Institute for War and Peace Reporting | Giving Voice, Driving Change
Afghanistan: Salaries Docked, But For What?
State employees in Parwan province have complained that money has been repeatedly docked from their salaries for local reconstruction efforts, with no clear answers as to how it has been spent.
Local government staff, teachers and police officers have all had a day’s pay deducted from their wages on three occasions since 2012, although only the first cut was compulsory.
This first deduction came in June 2012, when 12,000 government employees were each docked a day’s wages towards the reconstruction of the historic citadel of Jabal Saraj.
Originally called Saraj al-Amesar, the structure was built in 1907 on the instructions of Amir Habibullah Khan, the former king of Afghanistan, but then largely destroyed in a Taleban attack in 1998.
Following this deduction, in October 2016 the local authorities used the same method to raise 400,000 Aghanis (5,700 dollars) to go towards supporting Parwan’s football team. In November the following year, they similarly raised 250,000 Afghanis (3,600 dollars) to help the victims of a landslide in Badakhshan.
Hikmatullah, a 38-year-old employee in Parwan’s education department, said that it was the first round of deductions that had proved the most contentious. He said he did not believe any work had been carried out at the historic site.
“I get paid 100 US dollars each month, and one day of my salary, which is four dollars, was deducted to rebuild Jabal Saraj Arg,” he said. “But the plan for renovating it has not even been formulated yet.”
If there had been reconstruction at Jabal Saraj Arg, he said, then he would not have objected to having his salary docked.
“I am a government employee and I’m not happy that they take our money by force,” Hikmatullah continued, adding, “My money was cut before it’s paid to me. If I got my salary [directly] I would never allow anyone to take my money.”
Ataulhaq, who works at Parwan’s department of labour, social affairs, martyrs and the disabled, also said he was unhappy about the deductions.
“My wages for one day are ten dollars. With that money, I could have paid my mobile phone bill, but they took this money from my salary,” the 50-year-old said.
Khwaja Muhammad Wali, an admin and finance officer at Parwan police headquarters, also confirmed that they had deducted between four and ten dollars from the wages of 2,000 officers in June 2012 in connection with the Jabal Saraj rebuilding efforts.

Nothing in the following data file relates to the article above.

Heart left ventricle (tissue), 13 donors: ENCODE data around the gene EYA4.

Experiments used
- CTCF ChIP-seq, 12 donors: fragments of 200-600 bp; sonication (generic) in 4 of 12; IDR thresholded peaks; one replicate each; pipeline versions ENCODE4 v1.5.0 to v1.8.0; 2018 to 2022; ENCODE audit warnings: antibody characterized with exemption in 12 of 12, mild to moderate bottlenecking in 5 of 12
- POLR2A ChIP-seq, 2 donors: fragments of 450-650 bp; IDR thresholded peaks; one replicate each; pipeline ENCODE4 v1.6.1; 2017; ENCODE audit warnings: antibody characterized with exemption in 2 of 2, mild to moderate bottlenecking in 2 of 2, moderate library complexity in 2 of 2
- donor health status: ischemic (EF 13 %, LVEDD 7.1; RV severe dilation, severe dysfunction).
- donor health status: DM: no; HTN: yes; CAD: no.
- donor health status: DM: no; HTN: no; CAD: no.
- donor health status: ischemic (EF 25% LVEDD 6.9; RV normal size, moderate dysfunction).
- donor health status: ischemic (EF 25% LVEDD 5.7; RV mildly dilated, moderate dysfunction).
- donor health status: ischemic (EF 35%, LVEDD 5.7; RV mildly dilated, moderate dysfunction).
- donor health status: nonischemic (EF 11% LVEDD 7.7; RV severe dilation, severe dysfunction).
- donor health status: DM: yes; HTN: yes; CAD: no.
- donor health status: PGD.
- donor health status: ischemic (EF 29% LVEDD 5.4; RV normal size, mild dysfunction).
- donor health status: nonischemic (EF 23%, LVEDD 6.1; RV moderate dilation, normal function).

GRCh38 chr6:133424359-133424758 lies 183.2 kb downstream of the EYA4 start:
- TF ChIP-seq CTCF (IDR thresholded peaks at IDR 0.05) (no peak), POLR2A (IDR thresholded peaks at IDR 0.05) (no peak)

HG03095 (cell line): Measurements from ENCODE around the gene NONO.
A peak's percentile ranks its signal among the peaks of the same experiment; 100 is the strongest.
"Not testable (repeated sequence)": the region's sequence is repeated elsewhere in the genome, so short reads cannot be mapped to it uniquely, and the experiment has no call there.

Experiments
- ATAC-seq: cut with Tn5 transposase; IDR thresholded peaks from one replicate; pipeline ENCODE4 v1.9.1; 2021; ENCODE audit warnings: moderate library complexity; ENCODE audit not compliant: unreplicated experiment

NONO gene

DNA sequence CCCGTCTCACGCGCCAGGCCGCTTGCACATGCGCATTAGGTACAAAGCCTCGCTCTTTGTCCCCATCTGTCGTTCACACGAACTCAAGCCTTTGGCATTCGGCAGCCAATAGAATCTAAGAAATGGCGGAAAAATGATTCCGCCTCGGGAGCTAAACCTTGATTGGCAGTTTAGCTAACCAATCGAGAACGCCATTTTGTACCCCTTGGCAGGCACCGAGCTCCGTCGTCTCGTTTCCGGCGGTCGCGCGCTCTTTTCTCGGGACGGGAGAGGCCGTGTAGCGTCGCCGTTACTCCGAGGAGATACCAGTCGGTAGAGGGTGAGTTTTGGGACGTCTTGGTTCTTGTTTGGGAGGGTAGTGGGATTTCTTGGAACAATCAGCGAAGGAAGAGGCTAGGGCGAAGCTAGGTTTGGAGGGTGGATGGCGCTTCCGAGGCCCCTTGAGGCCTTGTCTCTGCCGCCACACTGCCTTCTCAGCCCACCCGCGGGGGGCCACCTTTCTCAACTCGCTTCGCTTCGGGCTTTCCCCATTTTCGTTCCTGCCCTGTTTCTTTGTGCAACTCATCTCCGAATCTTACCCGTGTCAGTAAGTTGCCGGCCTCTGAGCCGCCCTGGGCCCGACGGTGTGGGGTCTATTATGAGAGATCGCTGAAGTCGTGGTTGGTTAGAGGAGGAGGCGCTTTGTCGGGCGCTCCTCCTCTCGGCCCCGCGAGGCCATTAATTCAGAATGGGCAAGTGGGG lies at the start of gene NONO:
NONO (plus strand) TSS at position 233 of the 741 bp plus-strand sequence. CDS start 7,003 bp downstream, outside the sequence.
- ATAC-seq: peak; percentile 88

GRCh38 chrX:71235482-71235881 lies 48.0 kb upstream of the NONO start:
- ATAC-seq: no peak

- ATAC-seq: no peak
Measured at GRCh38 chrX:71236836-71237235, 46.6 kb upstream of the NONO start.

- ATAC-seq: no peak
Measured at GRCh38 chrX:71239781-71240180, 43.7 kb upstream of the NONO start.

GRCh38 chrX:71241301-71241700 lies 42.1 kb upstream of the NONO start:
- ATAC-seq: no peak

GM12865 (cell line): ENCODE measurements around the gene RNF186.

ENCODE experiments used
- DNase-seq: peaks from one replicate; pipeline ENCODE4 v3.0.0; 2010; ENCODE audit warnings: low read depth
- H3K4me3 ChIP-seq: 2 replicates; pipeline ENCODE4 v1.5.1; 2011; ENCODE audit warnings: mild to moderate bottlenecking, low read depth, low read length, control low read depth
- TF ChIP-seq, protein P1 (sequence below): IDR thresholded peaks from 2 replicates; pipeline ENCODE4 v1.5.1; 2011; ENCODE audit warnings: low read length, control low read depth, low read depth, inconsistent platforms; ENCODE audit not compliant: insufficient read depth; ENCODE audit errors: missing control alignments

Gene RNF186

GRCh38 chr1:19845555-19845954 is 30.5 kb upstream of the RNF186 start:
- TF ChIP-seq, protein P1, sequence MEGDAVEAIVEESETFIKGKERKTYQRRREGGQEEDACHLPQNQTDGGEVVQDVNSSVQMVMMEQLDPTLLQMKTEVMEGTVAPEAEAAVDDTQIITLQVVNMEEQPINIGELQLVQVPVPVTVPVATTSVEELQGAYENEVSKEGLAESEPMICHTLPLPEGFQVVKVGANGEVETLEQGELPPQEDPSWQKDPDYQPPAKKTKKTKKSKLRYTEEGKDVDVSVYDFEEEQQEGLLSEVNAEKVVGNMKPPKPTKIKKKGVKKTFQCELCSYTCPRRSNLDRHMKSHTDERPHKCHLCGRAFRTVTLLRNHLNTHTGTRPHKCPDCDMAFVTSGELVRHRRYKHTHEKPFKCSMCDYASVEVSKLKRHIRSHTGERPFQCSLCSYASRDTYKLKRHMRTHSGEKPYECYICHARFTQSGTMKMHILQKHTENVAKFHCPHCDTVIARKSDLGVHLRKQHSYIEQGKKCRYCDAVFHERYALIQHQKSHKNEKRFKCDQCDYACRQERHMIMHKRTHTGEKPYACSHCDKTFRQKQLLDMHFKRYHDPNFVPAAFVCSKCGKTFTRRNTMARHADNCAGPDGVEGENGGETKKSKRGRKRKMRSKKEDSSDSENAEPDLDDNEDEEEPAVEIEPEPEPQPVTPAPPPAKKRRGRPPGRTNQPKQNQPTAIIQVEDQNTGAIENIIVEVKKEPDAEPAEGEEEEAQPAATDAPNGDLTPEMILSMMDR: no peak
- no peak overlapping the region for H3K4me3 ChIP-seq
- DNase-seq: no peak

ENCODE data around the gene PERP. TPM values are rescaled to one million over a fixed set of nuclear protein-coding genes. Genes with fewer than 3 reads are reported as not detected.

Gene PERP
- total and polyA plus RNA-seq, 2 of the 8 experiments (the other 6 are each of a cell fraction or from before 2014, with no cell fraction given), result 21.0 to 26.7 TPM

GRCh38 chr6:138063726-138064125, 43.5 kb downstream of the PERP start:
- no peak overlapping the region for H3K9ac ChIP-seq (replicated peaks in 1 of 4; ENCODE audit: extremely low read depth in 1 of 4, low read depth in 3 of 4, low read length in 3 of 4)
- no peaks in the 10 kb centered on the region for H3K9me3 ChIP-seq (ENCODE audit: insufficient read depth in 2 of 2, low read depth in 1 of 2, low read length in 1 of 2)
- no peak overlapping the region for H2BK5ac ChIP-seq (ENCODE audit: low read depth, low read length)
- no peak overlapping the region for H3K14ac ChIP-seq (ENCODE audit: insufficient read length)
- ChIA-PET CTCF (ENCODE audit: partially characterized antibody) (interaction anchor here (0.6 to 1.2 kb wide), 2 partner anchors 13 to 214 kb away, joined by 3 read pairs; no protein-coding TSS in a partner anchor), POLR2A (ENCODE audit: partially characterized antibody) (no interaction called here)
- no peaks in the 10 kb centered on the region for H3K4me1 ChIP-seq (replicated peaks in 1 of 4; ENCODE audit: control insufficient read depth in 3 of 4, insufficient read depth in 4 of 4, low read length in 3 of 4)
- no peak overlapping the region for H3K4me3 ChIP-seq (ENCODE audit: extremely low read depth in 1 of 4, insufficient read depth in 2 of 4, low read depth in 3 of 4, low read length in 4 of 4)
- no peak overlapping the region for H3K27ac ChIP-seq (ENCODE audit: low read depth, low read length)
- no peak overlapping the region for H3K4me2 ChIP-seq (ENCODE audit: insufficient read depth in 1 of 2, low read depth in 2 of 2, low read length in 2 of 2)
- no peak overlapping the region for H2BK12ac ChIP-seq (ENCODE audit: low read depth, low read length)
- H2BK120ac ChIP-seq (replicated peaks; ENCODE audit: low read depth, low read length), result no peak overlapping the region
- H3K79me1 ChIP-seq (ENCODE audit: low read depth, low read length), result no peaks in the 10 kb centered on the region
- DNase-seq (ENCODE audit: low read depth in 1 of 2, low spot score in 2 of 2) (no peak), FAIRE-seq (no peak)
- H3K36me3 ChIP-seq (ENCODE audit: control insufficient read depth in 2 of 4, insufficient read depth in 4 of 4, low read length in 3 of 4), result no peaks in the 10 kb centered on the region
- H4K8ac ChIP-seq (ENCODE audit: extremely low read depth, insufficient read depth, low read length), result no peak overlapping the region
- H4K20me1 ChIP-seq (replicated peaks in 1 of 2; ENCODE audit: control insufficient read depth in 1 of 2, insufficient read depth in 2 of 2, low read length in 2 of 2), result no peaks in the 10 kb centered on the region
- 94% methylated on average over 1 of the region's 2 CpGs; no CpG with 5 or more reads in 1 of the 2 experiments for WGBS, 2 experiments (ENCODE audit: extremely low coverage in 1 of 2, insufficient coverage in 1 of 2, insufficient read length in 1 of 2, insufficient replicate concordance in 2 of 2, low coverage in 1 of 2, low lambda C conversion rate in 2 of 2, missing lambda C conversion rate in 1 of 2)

Mohammad Khalid Bayan, head teacher at the Hofyan Sharif boys’ secondary school, said his salary had also been docked. Although he had been in his post for 25 years, he said that he had not bothered to make a formal complaint. Bayan said that local government was so corrupt he had no hope that anyone would take his concerns seriously.
Despite the clear resentment from civil servants, government officials insist that there had been prior agreement over the deductions.
Parwan deputy governor Aqa Shah Wali Shahid said, “The Jabal Saraj Arg is an important Afghan historic monument, and all residents and government employees share the responsibility for the rebuilding of this monument and should not hesitate to help restore it in every possible way.”
He said that civil servants who were concerned about the transparency of the process should direct their questions to the provincial authorities.
However Masihullah Harooni, director of the provincial department of economy, said that he had no data on how the collected salary deductions had been spent.
He said that it was standard practice for contractors carrying out construction work in Parwan to inform his department, but that he had not been provided with any information on the reconstruction of Jabal Saraj Arg.
Abdul Wahid Hashemi, director of the department of information and culture, said, “We didn’t taken a day’s salary by force, but only with consent, and on the order of former provincial governor Abdul Basir Salangi.”
Hashemi added that the decision to collect money in this way had been made by the provincial government and that his department had played no part in it.
Salangi told IWPR that he had envisaged the 2012 initiative as part of a wider fundraising scheme that would involve local traders and business leaders.
However, he said that some potential investors had failed to deliver on their promises to donate to rebuilding efforts.
What had ultimately happened to the 2.7 million Afghani (400,000 dollars) collected by the municipality for Jabal Saraj Arg was also unclear.
Gulabuddin Mirzaei, the manager of Parwan’s finance department, said, “The money collected for the reconstruction of Jabal Saraj Arg was transferred to De Afghanistan Bank in Parwan province.”
Sayed Alam Safi, the head of the Parwan branch of De Afghanistan Bank, said, “One day’s worth of salaries collected from civil servants in Parwan province was transferred to this bank by Parwan’s finance department, but was later transferred to an account named Awaidi Mastofiat [Finance Revenue] in the Azizi Bank.”
Mohammadullah Mohabatyar is a representative of Bahr Arzoo, the construction company contracted to carry out the work on Jabal Saraj Arg.
He said that they he had received only 1.7 million Afghanis (250,000 dollars) out of the 2.7 million Afghani total payment they were owed.
However, the Parwan local authorities disputed this claim, and said all money owed had been paid in full.
This report was produced under IWPR’s Supporting Investigative Reporting in Local Media and Strengthening Civil Society across Afghanistan initiative, funded by the British Embassy Kabul.
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